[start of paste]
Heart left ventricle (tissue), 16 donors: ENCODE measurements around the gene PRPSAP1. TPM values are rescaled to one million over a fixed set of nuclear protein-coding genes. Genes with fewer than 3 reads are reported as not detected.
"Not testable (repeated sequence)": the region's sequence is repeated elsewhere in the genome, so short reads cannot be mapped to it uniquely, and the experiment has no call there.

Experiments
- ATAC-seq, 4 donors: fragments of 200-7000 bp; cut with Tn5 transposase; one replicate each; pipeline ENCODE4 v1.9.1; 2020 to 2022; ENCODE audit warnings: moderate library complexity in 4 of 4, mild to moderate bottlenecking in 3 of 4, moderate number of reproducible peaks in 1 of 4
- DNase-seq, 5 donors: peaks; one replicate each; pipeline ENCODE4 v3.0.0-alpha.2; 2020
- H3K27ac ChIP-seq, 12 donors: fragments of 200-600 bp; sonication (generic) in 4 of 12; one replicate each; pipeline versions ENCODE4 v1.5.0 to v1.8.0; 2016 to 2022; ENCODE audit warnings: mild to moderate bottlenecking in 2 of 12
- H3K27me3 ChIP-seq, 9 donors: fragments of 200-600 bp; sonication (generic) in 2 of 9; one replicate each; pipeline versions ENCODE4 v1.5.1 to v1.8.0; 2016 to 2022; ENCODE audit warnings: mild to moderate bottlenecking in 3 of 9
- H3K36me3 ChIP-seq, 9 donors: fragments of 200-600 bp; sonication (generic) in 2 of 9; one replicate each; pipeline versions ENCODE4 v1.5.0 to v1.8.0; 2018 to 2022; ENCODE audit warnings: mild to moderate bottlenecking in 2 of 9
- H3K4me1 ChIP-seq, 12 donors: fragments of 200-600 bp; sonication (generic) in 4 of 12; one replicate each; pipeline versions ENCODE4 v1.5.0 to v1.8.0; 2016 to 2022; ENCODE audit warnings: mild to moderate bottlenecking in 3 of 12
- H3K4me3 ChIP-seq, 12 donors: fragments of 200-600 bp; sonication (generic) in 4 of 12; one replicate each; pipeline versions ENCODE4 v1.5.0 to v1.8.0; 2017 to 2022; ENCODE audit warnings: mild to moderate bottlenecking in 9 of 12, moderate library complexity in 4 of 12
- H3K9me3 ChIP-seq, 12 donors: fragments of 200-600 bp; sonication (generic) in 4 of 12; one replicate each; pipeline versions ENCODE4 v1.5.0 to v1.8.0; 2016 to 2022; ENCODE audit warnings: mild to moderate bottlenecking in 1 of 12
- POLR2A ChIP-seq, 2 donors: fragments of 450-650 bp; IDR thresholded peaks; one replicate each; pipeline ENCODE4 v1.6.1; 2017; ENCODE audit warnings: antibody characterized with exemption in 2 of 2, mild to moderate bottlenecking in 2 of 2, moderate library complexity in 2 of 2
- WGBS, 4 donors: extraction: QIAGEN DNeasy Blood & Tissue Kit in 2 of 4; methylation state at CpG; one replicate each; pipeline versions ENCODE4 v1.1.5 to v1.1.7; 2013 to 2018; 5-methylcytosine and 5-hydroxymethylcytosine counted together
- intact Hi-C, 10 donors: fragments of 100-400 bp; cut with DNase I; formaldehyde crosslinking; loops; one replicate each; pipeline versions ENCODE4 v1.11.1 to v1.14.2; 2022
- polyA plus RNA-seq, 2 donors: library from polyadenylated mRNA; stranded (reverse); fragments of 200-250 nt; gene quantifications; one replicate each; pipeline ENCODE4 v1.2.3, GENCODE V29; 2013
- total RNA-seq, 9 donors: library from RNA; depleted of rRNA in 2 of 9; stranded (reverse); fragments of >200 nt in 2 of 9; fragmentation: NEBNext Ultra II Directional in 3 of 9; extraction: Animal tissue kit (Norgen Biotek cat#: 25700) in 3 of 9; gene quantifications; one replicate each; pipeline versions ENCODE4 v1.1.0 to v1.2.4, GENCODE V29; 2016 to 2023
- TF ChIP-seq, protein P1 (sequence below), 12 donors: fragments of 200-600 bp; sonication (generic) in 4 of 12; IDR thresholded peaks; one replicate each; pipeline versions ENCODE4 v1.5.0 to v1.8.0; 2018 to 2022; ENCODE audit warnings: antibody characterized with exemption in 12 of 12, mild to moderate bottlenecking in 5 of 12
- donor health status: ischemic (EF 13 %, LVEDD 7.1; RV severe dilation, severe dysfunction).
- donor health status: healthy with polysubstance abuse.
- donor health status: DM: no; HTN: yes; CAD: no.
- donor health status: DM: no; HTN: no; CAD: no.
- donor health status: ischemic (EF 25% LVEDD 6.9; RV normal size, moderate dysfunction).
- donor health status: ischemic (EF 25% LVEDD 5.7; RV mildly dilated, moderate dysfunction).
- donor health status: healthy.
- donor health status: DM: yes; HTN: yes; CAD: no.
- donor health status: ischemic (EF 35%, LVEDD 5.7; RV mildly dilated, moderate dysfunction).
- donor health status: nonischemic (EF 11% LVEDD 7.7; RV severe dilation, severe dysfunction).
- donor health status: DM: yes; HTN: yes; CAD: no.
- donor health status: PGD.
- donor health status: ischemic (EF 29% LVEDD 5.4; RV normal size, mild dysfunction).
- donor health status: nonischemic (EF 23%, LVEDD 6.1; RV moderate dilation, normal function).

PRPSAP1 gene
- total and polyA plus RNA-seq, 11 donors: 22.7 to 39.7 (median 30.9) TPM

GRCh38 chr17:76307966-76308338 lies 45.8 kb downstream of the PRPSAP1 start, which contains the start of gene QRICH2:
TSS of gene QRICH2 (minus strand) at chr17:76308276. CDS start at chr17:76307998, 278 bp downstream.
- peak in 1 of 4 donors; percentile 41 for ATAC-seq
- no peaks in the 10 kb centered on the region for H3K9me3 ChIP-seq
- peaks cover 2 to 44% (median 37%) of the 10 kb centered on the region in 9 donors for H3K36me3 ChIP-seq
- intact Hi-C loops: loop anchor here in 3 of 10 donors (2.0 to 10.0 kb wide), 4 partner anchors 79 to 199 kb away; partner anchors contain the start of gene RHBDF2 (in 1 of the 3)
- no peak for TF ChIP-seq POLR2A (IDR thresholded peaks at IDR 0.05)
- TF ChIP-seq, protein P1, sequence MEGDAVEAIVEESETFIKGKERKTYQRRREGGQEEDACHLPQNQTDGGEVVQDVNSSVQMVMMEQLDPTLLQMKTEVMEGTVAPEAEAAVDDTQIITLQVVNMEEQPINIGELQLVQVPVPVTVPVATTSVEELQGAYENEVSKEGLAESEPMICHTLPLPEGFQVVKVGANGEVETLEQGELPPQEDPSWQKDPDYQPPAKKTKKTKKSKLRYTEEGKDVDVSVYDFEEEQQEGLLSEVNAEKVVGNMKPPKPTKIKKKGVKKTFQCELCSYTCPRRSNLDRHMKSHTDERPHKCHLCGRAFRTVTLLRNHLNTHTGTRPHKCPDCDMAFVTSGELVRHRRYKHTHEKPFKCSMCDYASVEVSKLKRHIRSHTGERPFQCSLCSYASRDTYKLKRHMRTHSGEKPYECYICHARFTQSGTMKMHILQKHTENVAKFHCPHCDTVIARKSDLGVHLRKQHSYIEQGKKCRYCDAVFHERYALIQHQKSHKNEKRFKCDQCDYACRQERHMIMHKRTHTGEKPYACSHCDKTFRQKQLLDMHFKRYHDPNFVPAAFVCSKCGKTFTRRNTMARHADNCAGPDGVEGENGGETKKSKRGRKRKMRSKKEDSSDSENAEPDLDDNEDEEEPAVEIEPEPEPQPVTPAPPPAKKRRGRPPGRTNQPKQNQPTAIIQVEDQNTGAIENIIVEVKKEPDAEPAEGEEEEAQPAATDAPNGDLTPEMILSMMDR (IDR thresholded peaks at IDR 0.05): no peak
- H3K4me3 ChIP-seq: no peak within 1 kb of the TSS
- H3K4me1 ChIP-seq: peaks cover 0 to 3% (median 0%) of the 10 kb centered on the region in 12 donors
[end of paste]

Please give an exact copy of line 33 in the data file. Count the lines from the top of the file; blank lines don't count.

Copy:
- total and polyA plus RNA-seq, 11 donors: 22.7 to 39.7 (median 30.9) TPM